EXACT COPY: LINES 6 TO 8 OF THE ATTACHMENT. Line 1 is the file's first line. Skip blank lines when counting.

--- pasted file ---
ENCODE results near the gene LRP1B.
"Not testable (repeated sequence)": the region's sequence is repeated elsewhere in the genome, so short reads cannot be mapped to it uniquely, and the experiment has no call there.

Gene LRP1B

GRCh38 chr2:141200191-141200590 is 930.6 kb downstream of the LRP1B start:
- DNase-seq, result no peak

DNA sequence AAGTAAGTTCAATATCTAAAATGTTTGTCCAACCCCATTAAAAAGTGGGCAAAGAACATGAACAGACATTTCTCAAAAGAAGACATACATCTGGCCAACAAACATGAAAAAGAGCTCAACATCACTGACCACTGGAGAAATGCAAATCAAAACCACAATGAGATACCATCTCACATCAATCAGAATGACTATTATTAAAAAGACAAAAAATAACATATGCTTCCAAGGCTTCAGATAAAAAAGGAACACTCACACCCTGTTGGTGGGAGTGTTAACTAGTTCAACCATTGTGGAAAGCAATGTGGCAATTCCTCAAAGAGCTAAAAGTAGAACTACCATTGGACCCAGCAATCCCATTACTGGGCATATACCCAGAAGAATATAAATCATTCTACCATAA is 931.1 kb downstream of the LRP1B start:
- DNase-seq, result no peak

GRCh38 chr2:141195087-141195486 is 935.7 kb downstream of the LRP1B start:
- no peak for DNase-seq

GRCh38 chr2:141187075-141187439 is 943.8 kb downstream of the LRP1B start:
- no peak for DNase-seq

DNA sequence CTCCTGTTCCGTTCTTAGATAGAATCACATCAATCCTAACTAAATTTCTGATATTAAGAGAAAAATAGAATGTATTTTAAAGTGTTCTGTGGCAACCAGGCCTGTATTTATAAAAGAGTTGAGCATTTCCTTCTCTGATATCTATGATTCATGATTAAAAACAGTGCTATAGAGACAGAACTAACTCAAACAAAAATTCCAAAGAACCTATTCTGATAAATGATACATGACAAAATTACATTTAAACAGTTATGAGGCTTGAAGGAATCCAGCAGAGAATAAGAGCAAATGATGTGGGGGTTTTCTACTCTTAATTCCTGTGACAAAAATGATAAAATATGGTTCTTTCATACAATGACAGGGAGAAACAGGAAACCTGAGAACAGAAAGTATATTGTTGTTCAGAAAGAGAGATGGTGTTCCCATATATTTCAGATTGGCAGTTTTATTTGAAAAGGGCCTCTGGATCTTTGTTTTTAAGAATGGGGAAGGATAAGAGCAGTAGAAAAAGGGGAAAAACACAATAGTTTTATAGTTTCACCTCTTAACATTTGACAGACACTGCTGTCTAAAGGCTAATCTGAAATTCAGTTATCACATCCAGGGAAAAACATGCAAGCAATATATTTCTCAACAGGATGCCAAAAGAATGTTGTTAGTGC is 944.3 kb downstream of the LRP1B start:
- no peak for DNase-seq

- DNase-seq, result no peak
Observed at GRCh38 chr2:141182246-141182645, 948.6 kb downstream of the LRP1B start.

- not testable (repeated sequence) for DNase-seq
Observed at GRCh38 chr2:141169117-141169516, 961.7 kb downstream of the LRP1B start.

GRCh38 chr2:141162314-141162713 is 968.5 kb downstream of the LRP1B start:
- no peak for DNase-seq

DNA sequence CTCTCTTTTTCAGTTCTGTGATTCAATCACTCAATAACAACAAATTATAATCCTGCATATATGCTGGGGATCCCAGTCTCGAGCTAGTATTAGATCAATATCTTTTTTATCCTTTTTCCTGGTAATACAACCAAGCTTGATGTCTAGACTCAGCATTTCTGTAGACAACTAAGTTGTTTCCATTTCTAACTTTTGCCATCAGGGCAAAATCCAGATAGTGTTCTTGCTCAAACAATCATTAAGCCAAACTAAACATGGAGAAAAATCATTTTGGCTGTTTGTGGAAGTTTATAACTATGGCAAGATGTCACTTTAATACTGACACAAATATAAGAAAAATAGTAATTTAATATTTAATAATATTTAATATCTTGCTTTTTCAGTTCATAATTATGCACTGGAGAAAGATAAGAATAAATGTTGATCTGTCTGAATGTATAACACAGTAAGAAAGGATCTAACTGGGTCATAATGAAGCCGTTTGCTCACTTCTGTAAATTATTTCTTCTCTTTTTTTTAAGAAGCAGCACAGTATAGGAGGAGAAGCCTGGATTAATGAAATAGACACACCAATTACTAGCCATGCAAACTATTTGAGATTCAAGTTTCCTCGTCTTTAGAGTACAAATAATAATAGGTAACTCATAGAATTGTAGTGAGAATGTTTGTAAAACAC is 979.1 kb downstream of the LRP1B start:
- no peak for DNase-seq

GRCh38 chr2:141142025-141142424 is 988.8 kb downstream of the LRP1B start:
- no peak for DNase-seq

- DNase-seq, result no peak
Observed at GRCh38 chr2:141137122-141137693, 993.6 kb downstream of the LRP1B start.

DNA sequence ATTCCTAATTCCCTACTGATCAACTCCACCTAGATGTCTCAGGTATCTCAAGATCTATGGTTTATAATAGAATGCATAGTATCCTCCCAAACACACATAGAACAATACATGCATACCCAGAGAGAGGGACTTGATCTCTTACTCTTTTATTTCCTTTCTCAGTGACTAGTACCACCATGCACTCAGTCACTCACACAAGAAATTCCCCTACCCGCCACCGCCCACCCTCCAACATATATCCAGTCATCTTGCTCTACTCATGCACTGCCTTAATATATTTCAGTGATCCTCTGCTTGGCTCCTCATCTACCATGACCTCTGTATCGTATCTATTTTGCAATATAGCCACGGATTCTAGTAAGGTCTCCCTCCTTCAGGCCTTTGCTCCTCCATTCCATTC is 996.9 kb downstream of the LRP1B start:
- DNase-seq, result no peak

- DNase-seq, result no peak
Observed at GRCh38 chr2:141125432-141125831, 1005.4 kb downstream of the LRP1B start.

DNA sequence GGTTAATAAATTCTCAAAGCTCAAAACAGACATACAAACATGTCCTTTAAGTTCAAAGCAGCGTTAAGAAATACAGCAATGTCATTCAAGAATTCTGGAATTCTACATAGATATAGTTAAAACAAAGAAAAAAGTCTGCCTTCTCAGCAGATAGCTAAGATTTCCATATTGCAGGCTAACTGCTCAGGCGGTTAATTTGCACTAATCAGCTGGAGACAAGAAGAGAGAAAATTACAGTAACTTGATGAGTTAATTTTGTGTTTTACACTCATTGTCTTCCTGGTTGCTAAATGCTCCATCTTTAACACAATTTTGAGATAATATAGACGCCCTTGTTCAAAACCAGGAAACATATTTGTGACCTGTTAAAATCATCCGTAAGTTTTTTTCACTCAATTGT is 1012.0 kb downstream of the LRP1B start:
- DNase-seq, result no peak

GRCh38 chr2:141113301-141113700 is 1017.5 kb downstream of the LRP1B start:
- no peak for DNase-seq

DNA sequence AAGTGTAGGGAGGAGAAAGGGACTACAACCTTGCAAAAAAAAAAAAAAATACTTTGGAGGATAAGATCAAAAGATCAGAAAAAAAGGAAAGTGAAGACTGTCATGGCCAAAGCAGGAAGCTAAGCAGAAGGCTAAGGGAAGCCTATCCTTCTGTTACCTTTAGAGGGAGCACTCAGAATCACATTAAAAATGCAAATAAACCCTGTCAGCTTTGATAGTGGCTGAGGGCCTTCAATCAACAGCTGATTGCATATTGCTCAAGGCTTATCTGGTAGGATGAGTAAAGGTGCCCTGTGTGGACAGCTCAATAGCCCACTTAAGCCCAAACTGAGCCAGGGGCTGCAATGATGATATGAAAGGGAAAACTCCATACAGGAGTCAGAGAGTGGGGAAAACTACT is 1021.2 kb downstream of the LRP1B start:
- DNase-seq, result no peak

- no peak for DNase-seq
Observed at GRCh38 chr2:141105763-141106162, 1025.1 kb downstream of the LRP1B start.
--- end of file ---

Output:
DNA sequence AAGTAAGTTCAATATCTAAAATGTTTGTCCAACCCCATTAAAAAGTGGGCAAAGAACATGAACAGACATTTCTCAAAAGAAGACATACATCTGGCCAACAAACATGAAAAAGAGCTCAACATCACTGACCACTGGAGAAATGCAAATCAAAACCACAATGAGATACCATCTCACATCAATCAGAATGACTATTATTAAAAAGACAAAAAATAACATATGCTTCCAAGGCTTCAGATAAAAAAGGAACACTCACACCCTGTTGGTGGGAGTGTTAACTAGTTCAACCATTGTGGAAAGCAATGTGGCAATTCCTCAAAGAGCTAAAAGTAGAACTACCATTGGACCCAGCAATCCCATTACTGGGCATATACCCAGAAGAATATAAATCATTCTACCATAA is 931.1 kb downstream of the LRP1B start:
- DNase-seq, result no peak

GRCh38 chr2:141195087-141195486 is 935.7 kb downstream of the LRP1B start: